At the same time that it was developing and enacting public law chapter 504, the Legislature was presented with Question 1A as a citizen initiative, endorsed by 100,000 signatures collected in a single day, a state record. At the urging of Governor Baldacci, the Legislature’s response was to place the “1B” competing measure on the ballot against Question 1A. The Legislature’s “1B” proposal retained the six-year “ramp-up” structure of chapter 504, but tweaked the steps in the ramp so that the state share would top-out at 55% of the EPS allocation in the year 2010, rather than 50%. This new ramp was constructed in such a way that no significant increases in state support would be required until FY 2007, leaving property taxpayers out of luck for three full school fiscal years. The unmistakable message from the Legislature contained in the “1B” strategy was: “We agree that 50% state funding was the wrong target, and we agree that at some point we will have to provide 55%, but not now…not yet…give us some time.”

That November, the voters opted for the more aggressive property tax relief of Question 1A by a 38% plurality in a three-way vote. Since a majority vote is needed to move a citizen initiative into the law books, an up-or-down vote on Question 1A was scheduled for June 8, 2004.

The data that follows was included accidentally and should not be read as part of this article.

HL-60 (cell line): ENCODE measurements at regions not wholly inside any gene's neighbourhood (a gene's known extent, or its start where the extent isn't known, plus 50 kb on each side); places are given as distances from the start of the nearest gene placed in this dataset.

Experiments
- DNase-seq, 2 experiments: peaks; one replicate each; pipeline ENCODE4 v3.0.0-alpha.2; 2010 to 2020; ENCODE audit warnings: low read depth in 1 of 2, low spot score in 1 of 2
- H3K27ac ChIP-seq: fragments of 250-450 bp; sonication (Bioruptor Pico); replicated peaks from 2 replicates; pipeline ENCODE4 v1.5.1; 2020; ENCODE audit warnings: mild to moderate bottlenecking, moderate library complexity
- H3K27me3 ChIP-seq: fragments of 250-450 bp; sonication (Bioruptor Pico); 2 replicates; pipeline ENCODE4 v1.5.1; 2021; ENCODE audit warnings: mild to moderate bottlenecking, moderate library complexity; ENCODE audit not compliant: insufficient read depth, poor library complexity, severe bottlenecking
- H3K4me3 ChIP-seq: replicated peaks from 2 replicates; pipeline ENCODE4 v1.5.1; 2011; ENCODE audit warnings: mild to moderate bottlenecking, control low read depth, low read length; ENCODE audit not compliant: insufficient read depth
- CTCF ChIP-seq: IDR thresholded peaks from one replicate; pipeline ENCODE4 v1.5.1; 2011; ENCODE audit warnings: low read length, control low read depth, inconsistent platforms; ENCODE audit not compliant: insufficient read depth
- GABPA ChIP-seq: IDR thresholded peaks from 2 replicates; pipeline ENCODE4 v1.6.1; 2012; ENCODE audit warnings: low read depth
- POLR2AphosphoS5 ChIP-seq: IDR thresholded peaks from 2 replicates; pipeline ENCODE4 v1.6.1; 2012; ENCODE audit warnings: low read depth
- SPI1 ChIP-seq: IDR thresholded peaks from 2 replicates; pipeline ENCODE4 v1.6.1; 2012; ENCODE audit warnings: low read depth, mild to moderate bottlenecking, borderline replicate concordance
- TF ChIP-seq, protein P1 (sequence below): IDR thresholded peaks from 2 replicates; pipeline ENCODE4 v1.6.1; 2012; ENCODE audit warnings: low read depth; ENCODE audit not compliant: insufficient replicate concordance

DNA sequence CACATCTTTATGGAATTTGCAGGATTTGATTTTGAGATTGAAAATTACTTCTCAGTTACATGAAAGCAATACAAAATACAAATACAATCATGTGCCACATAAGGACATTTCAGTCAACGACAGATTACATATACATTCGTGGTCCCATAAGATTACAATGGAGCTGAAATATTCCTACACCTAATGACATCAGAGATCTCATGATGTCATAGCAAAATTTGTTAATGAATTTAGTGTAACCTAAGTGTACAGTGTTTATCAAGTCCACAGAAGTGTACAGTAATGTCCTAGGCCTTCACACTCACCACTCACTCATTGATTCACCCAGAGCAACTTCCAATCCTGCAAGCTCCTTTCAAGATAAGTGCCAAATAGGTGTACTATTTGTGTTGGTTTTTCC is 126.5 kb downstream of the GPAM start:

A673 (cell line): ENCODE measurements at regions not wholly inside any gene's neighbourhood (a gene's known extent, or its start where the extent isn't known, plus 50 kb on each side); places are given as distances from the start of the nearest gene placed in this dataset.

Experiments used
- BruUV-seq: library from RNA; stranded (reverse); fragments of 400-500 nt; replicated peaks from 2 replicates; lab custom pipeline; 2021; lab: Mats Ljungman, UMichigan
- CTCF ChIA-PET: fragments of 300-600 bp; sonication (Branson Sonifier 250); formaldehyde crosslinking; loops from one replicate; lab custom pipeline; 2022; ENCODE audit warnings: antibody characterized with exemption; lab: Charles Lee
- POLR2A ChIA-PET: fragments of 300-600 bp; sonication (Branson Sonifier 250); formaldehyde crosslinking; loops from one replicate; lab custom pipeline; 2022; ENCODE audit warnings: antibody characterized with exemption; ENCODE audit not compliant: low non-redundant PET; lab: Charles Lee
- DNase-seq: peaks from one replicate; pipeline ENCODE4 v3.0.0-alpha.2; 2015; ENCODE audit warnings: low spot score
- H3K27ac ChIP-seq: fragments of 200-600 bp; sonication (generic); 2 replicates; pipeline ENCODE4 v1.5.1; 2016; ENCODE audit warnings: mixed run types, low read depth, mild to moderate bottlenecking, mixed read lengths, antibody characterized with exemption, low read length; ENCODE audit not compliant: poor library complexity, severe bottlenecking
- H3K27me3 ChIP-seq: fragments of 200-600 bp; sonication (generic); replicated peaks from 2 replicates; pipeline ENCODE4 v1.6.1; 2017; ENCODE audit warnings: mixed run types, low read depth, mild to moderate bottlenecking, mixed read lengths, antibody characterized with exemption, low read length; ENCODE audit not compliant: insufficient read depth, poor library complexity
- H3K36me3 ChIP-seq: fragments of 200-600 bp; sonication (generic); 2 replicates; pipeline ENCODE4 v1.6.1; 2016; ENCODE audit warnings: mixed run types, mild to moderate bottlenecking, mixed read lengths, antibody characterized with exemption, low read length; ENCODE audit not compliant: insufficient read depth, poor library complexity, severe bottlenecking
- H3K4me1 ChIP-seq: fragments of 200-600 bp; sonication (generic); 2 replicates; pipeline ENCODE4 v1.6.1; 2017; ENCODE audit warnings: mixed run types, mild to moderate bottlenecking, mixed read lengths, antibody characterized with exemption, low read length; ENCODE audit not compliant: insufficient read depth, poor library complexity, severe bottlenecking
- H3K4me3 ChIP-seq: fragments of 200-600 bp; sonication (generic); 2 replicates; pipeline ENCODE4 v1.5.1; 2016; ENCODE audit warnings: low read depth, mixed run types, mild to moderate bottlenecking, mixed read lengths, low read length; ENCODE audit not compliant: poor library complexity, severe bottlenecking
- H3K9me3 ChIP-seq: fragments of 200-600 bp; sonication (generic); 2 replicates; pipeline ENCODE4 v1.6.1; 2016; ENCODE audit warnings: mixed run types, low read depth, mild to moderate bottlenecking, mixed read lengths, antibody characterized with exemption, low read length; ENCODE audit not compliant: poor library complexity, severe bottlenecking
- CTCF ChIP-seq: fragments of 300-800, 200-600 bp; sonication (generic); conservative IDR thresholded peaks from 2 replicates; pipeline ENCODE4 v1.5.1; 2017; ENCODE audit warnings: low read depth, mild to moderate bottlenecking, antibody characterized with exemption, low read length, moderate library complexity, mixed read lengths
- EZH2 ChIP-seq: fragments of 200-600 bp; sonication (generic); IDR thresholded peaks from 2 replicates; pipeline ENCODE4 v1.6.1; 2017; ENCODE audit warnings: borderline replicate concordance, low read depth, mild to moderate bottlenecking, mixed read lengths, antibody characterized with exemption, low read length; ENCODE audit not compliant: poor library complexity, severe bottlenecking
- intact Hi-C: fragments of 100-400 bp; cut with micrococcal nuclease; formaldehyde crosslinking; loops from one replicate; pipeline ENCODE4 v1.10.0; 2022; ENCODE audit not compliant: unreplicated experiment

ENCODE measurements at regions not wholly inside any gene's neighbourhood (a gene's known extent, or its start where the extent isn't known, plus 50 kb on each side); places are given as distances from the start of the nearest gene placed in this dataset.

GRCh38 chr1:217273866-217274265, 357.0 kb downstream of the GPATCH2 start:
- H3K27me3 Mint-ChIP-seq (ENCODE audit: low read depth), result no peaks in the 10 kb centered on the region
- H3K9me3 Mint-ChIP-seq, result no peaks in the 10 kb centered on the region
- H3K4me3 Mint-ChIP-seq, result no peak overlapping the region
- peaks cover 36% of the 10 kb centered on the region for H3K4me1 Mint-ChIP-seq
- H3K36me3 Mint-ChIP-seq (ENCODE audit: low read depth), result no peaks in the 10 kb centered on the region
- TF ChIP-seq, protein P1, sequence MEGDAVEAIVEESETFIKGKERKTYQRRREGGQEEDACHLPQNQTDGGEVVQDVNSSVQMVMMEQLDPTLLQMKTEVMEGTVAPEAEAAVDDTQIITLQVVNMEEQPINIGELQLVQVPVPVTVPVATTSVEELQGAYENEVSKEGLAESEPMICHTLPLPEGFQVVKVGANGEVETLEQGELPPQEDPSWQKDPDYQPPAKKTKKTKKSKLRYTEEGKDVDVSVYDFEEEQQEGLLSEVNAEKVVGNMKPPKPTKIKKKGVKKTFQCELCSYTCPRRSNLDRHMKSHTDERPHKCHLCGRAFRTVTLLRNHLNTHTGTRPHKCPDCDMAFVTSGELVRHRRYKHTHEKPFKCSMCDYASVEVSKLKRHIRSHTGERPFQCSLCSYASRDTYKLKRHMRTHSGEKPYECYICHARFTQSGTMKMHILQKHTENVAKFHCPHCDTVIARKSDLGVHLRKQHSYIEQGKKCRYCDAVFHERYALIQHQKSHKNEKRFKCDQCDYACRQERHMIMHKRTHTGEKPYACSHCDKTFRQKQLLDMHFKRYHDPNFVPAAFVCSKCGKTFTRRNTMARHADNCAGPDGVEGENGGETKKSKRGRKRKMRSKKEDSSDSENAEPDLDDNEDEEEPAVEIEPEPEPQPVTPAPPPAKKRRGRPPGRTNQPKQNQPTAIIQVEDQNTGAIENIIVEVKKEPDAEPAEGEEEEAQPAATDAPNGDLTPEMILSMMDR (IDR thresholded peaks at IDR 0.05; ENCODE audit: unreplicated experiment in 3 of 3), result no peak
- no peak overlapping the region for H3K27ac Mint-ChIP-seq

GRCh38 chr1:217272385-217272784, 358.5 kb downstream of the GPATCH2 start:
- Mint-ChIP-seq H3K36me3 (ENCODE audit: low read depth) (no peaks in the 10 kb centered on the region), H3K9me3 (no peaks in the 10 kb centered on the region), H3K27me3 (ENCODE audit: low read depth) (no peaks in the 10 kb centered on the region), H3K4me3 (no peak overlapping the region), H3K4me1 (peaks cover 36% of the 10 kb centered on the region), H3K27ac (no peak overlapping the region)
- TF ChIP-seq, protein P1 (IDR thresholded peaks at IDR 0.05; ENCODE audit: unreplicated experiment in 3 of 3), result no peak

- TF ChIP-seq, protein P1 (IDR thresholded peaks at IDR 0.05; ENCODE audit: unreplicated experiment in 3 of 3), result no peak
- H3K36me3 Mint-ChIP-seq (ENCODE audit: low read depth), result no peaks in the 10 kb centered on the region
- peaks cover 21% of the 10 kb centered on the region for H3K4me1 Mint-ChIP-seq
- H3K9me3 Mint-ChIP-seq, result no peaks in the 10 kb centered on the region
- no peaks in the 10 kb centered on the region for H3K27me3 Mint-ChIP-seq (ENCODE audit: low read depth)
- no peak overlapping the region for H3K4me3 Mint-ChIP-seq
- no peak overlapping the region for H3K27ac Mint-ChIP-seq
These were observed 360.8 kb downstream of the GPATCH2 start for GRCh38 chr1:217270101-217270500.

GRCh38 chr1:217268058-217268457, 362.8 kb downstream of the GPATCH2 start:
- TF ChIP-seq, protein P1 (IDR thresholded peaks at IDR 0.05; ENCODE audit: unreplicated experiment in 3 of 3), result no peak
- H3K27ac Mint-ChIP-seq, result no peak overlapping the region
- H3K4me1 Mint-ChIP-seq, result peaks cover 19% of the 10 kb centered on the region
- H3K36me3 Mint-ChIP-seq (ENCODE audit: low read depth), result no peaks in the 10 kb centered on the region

During the winter and spring of 2004, a concentrated effort was made to get the Legislature to enact a compromise plan, laid out in specific detail. The proposed compromise, it turns out, was a package the Legislature chose not to enact. What was enacted instead was LD 1924 (now PL 2003, chapter 712). The thrust of LD 1924 was to re-adjust, one more time, the six-year ramp first created in 2003 and adjusted by Question 1B. The steps in this new ramp were re-adjusted without much rhyme or reason, laying out a bumpy ride to 55. For example, LD 1924 called for very little increase in state support for public schools this year (FY 05), a sizable $70 million increase for the next fiscal year (FY 06), then dropping back again for FY 07 with a much smaller $40 million increase. A bumpy ride to 55%.

One June 8th, the voters had an opportunity to chart their own path, without the confusing interference of a competing measure, and the electorate enacted Question 1A into law.

Without missing a stitch, the public debate immediately turned to the Palesky tax cap initiative which would have imported into this state California’s “Proposition 13” — a system that limits the growth in property assessments as long as the property stays in the same ownership, and caps all municipal property tax rates at 10 mills.

For any number of reasons the voters rejected the Palesky proposal by nearly a 2:1 margin on November 2 this year. It was patently unconstitutional, trampled local decision-making authority, deconstructed the municipal ability to provide expected levels of local services without offering any type of reconstruction plan, and its impacts would have been wildly uneven, crushing hundreds of towns and cities while leaving others unscathed. For all of that, the debate over the tax cap proposal left no doubt in anyone’s mind that the voters’ rejection of the Palesky initiative was but a reprieve. If substantial and sustainable property tax relief is not provided by this newly-elected Legislature, the voters will grab the next opportunity for relief offered to them, regardless of the consequences.